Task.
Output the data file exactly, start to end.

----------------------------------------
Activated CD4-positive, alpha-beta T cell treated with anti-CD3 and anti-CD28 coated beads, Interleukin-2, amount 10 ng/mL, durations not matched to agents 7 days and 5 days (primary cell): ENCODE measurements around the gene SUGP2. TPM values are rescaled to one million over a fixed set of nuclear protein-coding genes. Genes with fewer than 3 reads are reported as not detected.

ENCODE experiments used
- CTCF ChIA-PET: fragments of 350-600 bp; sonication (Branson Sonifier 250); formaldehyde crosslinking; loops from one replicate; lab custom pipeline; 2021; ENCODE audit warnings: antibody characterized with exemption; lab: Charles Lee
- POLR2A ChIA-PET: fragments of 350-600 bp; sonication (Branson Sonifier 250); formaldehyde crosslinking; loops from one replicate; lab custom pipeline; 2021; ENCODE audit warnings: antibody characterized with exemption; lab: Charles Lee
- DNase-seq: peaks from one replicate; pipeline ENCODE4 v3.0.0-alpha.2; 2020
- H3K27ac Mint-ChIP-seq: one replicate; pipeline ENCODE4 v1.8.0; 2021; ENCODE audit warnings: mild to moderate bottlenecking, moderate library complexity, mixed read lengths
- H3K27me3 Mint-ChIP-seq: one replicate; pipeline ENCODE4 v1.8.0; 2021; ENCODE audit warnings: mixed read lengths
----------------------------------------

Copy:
Activated CD4-positive, alpha-beta T cell treated with anti-CD3 and anti-CD28 coated beads, Interleukin-2, amount 10 ng/mL, durations not matched to agents 7 days and 5 days (primary cell): ENCODE measurements around the gene SUGP2. TPM values are rescaled to one million over a fixed set of nuclear protein-coding genes. Genes with fewer than 3 reads are reported as not detected.

ENCODE experiments used
- CTCF ChIA-PET: fragments of 350-600 bp; sonication (Branson Sonifier 250); formaldehyde crosslinking; loops from one replicate; lab custom pipeline; 2021; ENCODE audit warnings: antibody characterized with exemption; lab: Charles Lee
- POLR2A ChIA-PET: fragments of 350-600 bp; sonication (Branson Sonifier 250); formaldehyde crosslinking; loops from one replicate; lab custom pipeline; 2021; ENCODE audit warnings: antibody characterized with exemption; lab: Charles Lee
- DNase-seq: peaks from one replicate; pipeline ENCODE4 v3.0.0-alpha.2; 2020
- H3K27ac Mint-ChIP-seq: one replicate; pipeline ENCODE4 v1.8.0; 2021; ENCODE audit warnings: mild to moderate bottlenecking, moderate library complexity, mixed read lengths
- H3K27me3 Mint-ChIP-seq: one replicate; pipeline ENCODE4 v1.8.0; 2021; ENCODE audit warnings: mixed read lengths